Thursday, April 30, 2015


Cherokee Lake is impressive in size when its full of water.  It has over 500 miles of shoreline.  I'd say that's pretty big.

I got Ms. Sharp and Shade stuffed into the old truck and we set off with the 14 foot jon boat for Cherokee Lake at the Granger County Park ramp.  I wanted to revisit the pretty little island we found yesterday.  We stopped at a really big island on the way across the bay to see what it had to offer.
I will eventually get a 125cc four stroke for this boat but in the meantime the 9.9 hp engine will have to do.  Its not that I'm in a hurry but its nice to outrun a storm, especially on these enormous lakes where things turn nasty really quickly and I might want to follow behind an eagle.
The interior of this island was almost impassable.  Heavy vines, saplings and tall weeds intermingled with fallen wood and washed up debris made it super difficult to walk so we tried to slog along the shoreline.  Shade was having the time of her life.

I turned around to see what Clarissa was doing and couldn't see her.  Then I caught a movement near the ground through the foliage.  If you look closely in the center of the photo below you will see her----hat.
 Painstakingly focusing and maneuvering about in attempts to secure that one special shot.
The rocks are pretty on this island.  Cherokee Lake is noted for its rocks, you know...

The view across the lake was really pretty from the north edge of this island that sits squarely in the center of the water between the two shorelines.
The lake is narrow here and widens immediately as one travels upstream.
 Above and below are views upstream from the island we are on.  Formidable water in bad weather, I'd say.
We turned to go back to the boat as the sky was darkening and we wanted to visit the sandy little island that lay not far from our present position.
Clarissa is carrying a really pretty piece of driftwood along back to the boat.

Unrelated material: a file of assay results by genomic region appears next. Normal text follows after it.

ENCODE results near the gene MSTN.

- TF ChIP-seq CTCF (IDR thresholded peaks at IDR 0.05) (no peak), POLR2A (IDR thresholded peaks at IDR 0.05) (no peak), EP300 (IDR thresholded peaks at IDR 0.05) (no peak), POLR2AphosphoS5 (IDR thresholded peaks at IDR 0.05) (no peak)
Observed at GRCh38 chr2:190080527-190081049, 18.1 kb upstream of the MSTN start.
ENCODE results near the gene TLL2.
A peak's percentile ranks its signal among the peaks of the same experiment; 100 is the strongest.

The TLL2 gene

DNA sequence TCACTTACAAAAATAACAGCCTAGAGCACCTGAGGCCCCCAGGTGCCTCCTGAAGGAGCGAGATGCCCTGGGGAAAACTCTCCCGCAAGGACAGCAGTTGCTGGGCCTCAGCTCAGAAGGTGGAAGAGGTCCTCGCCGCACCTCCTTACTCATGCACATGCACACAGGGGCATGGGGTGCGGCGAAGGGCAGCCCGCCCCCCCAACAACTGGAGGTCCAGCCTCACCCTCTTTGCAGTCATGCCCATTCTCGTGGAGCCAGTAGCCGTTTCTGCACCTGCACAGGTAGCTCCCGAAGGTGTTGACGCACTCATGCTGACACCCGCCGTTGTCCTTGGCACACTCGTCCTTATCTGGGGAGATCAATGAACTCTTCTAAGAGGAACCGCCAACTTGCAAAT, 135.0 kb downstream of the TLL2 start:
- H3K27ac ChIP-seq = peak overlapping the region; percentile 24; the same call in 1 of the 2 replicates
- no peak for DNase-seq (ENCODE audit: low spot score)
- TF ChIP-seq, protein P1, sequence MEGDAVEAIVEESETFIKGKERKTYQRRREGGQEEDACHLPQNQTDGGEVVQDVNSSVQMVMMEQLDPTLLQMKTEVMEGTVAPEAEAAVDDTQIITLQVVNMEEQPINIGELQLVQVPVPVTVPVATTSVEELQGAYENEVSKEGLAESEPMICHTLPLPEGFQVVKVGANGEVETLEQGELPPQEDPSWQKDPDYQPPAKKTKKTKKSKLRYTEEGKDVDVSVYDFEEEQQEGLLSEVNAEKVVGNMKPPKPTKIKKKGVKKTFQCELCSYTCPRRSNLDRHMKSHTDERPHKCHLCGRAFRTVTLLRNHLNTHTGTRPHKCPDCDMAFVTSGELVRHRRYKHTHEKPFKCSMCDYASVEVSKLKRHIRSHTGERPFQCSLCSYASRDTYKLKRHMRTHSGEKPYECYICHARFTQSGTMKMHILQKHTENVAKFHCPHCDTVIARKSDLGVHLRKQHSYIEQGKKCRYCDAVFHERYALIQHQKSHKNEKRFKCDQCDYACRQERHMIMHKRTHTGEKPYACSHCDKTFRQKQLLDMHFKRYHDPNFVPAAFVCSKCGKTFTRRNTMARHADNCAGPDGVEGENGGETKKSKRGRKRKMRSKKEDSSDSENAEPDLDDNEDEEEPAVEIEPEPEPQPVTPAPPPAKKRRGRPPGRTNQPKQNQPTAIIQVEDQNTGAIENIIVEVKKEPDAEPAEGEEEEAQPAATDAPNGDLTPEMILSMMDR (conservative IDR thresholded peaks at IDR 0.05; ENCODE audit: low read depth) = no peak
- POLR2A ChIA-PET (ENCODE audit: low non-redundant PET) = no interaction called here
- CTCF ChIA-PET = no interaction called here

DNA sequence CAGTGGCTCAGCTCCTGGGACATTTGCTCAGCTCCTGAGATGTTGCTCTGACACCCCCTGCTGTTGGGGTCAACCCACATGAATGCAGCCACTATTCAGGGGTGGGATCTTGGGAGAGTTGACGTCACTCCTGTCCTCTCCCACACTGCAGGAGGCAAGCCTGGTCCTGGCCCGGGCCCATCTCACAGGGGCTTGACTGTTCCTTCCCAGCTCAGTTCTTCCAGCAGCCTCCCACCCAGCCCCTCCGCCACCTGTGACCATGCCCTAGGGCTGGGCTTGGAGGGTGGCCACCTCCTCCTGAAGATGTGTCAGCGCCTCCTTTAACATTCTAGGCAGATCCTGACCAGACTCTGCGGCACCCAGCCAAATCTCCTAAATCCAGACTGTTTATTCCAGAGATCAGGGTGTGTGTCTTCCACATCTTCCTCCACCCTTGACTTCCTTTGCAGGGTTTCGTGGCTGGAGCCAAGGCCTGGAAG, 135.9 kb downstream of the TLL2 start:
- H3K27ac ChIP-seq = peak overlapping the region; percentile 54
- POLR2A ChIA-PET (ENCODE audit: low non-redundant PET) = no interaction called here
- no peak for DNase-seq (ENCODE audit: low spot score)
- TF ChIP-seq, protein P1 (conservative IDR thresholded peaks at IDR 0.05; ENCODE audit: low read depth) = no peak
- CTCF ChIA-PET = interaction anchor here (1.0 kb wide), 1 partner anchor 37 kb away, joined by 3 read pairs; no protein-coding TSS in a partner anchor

We loaded up and set off for the tiny island that is so pretty.
This is a friendly island to beach a boat on.  The shoreline is sand and easy to walk on as well as glide a boat safely onto.
 The tree below is the one Clarissa was sitting in when I took her picture yesterday.
 The sky is getting darker by the minute and wind is roughing up the water's surface.  We may make this a brief stop.  The engine is small and the distance back to the truck is great.
And I had to get a picture of her pretty face - smiling as usual.

There are ample photo opportunities on this little island.
I saw a lone sapling standing against the blue sky and took the shot, walked over to it and that is when Shade startled a goose.  Darned if I didn't forget that the geese are nesting.
Shade casually and quietly walked right up to mother goose who was sitting on her eggs and barely touched the goose with her nose sending the goose into a frenzy onto the water honking continuously.  I quickly walked over to shade who was inspecting the eggs and called her away instantly.  She came to me immediately.  I felt so stupid forgetting about this being nesting time and should have used extreme caution before letting shade roam freely without taking precautions.  Shade would never harm the goose or eggs but she and we are disturbances that are not necessary or wanted in these times of new life in wild places.  No harm done though.

Shade and I quickly vacated the area and returned to the opposite end of the island where Clarissa was photographing.  The goose quickly came back to the shoreline and waddled up into the grass to her nest.  It would take more than that little disturbance by us to cause mother goose to abandon a nest full of eggs.  Now, if we put a tent up on the island she just might leave.  Thats why its good practice to assure there are no nesting birds in the immediate area before camping.  Practice what I preach!   I know...
 This is a pretty, pretty area.
Shade deserved some swim time and a stick was promptly tossed in the water for her.  What a fine, fine friend!

Just a couple more shots of stuff and we will leave this pretty place.
I wanted to show anyone interested the new steering stick I have that fits over the tiller.  Pull it to turn left and push on it to turn right.  I sit fully facing the front of the boat instead of sitting sideways holding the tiller in my left hand, which is tiring and causes aches in my shoulder.  This thing really works well and I recommend it.
 I just sit facing full front with the long steering bar under my left arm, sticking out about a foot in front of me.  I use my left hand to apply pressure rearward or to pull forward.  The connecting point of the bar is articulated and bends at the junction point with the tiller handle.
That's it for this entry.  Hope you liked the sights and don't forget to help any dog in need.  See ya.....
 Time to load this boat up and leave.